HIV testing is associated with increased knowledge and reductions in sexual risk behaviours among men in Cape Town, South Africa

  • Lori AJ Scott-Sheldon
  • Michael P Carey
  • Kate B Carey
  • Demetria Cain
  • Leickness C Simbayi
  • Vuyelwa Mehlomakhulu
  • Seth C Kalichman

Abstract

HIV testing benefits those who test positive, allowing them to receive treatment, but the benefits for those who test negative remain controversial. We evaluated the impact of testing on HIV knowledge and sexual risk among men in South Africa. Men were recruited from townships outside Cape Town and completed a survey that assessed testing history, knowledge, and sexual behaviours. Among the 820 participants, 516 (63%) reported being tested (82% tested negative, 6% tested positive, and 12% unknown). Compared to those who had never been tested for HIV, men who tested for HIV were more knowledgeable about HIV transmission, but did not differ on sexual risk behaviour. Knowledge moderated the effect of testing on sexual risk such that men reported fewer sexual partners (incidence rate ratio (IRR) = 0.91, 95% CI = 0.84, 0.98) and fewer unprotected anal sex events (IRR = 0.81, 95% CI = 0.66, 1.00) if they had been tested for HIV and were knowledgeable about HIV transmission. For men testing HIV-negative, knowledge predicted fewer sexual risk behaviours. Previous HIV testing is associated with enhanced knowledge, which moderates sexual risk behaviour among South African men living in Cape Town. Results suggest that HIV testing may increase knowledge and lead to reductions in sexual risk even when results are negative.

Keywords: HIV testing, knowledge, men, sexual risk behaviour, South Africa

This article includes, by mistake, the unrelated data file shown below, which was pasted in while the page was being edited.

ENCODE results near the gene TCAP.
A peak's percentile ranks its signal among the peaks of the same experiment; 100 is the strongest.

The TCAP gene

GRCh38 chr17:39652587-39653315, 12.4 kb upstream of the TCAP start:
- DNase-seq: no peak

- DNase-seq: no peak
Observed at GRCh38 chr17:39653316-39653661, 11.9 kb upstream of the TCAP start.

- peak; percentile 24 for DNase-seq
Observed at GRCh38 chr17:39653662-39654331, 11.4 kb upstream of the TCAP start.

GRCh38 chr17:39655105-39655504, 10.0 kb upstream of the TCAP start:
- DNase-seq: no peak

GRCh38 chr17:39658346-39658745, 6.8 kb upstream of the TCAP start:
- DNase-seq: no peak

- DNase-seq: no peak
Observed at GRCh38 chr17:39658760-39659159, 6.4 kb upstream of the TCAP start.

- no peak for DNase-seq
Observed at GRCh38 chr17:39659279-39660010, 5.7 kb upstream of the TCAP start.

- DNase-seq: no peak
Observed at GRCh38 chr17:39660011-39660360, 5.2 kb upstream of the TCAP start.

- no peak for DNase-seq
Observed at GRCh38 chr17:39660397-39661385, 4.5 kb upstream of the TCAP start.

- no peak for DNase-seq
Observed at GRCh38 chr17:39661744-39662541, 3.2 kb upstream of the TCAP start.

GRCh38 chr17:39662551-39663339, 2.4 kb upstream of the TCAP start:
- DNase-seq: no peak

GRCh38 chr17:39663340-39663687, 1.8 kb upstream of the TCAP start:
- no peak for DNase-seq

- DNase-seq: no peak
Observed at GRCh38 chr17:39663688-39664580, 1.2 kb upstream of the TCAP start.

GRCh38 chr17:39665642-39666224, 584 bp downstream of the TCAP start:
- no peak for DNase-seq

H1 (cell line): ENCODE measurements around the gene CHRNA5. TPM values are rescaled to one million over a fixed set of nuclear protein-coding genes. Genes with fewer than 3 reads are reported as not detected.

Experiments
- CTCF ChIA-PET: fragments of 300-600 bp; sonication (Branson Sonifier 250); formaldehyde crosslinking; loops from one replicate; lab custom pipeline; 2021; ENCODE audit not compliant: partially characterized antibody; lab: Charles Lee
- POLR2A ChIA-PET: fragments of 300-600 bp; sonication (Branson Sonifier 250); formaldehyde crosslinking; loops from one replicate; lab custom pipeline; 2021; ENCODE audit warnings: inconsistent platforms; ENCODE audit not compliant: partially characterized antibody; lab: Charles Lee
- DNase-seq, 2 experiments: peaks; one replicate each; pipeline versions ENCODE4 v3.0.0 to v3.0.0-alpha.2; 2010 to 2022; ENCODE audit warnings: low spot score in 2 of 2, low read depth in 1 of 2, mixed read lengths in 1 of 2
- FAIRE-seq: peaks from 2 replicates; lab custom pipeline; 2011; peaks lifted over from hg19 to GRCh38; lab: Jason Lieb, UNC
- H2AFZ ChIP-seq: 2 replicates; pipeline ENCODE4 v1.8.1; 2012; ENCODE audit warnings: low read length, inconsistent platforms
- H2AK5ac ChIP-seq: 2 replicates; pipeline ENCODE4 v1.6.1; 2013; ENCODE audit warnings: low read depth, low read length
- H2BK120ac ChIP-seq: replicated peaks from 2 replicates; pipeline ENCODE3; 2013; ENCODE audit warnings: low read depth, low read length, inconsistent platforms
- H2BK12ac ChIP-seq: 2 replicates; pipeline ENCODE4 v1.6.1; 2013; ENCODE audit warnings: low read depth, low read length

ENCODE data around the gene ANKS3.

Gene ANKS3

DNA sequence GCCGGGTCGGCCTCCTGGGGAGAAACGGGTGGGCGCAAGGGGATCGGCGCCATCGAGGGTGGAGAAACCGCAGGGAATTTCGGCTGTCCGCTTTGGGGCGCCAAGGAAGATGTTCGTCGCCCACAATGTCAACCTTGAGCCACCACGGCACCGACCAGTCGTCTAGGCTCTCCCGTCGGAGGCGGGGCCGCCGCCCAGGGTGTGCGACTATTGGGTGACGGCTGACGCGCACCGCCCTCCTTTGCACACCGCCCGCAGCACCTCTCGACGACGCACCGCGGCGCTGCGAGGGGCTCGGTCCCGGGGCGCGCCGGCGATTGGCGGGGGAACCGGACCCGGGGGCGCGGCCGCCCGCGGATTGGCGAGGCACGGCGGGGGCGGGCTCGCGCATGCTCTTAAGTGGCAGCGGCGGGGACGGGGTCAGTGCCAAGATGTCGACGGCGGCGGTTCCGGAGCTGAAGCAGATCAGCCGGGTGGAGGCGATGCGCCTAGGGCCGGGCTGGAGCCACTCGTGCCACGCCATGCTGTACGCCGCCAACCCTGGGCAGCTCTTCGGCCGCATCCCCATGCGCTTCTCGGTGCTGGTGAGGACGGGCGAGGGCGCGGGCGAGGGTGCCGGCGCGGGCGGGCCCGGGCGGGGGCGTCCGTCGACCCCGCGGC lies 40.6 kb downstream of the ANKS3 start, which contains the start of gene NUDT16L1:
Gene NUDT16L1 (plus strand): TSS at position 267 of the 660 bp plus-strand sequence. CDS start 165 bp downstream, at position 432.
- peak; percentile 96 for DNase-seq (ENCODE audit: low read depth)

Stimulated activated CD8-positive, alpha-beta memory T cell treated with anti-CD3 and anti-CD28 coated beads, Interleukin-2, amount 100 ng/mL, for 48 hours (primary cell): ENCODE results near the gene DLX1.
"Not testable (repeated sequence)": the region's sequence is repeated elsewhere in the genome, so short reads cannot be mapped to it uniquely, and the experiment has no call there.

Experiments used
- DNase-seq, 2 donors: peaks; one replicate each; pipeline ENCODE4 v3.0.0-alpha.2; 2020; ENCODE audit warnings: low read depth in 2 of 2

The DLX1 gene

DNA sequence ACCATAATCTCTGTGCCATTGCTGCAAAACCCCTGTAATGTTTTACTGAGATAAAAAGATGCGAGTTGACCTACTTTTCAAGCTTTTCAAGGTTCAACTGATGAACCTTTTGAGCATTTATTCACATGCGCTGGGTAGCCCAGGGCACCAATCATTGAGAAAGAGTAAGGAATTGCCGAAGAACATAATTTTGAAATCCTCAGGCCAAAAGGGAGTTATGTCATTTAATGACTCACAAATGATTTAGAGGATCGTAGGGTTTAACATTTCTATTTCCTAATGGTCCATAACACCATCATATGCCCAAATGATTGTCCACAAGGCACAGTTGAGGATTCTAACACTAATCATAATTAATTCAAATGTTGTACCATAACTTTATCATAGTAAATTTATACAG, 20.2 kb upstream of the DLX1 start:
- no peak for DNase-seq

African Journal of AIDS Research 2013, 12(4): 195–201

Author Biographies

Lori AJ Scott-Sheldon
Centers for Behavioral and Preventive Medicine, The Miriam Hospital, CORO West, Suite 309, 164 Summit Avenue, Providence, Rhode Island, USA; Department of Psychiatry and Human Behavior, Alpert School of Medicine, Brown University, Providence, Rhode Island, USA; Department of Behavioral and Social Sciences, School of Public Health, Brown University, Box G-S121-5, Providence, Rhode Island 02912, USA
Michael P Carey
Centers for Behavioral and Preventive Medicine, The Miriam Hospital, CORO West, Suite 309, 164 Summit Avenue, Providence, Rhode Island, USA; Department of Psychiatry and Human Behavior, Alpert School of Medicine, Brown University, Providence, Rhode Island, USA; Department of Behavioral and Social Sciences, School of Public Health, Brown University, Box G-S121-5, Providence, Rhode Island 02912, USA
Kate B Carey
Department of Behavioral and Social Sciences, School of Public Health, Brown University, Box G-S121-5, Providence, Rhode Island 02912, USA
Demetria Cain
Department of Psychology, University of Connecticut, 406 Babbidge Road, Unit 1020, Storrs, Connecticutt 06269-1020, USA
Leickness C Simbayi
Human Sciences Research Council, Private Bag X9182, Cape Town 8000, South Africa; Department of Psychiatry and Mental Health, University of Cape Town, South Africa
Vuyelwa Mehlomakhulu
Department of Psychiatry and Mental Health, University of Cape Town, South Africa; Wits Health Consortium, Department of Medicine, University of the Witwatersrand, Helen Joseph Hospital, Perth Road, Westdene 2092, Johannesburg, South Africa [Formally at HRSC in Cape Town, South Africa]
Seth C Kalichman
Department of Psychology, University of Connecticut, 406 Babbidge Road, Unit 1020, Storrs, Connecticutt 06269-1020, USA
Published
2014-01-22
Section
Articles

Journal Identifiers


eISSN: 1608-5906
print ISSN: 1727-9445